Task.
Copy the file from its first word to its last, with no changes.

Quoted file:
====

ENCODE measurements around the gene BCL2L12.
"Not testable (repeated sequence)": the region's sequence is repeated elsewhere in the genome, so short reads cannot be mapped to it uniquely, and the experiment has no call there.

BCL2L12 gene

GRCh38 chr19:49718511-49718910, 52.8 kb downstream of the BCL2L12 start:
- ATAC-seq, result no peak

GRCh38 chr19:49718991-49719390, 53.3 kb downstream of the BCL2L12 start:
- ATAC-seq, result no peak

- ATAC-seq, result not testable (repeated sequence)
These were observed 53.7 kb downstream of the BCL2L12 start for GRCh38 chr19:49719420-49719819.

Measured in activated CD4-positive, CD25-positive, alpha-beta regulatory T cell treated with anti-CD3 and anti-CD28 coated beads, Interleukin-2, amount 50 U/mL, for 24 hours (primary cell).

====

ENCODE measurements around the gene BCL2L12.
"Not testable (repeated sequence)": the region's sequence is repeated elsewhere in the genome, so short reads cannot be mapped to it uniquely, and the experiment has no call there.

BCL2L12 gene

GRCh38 chr19:49718511-49718910, 52.8 kb downstream of the BCL2L12 start:
- ATAC-seq, result no peak

GRCh38 chr19:49718991-49719390, 53.3 kb downstream of the BCL2L12 start:
- ATAC-seq, result no peak

- ATAC-seq, result not testable (repeated sequence)
These were observed 53.7 kb downstream of the BCL2L12 start for GRCh38 chr19:49719420-49719819.

Measured in activated CD4-positive, CD25-positive, alpha-beta regulatory T cell treated with anti-CD3 and anti-CD28 coated beads, Interleukin-2, amount 50 U/mL, for 24 hours (primary cell).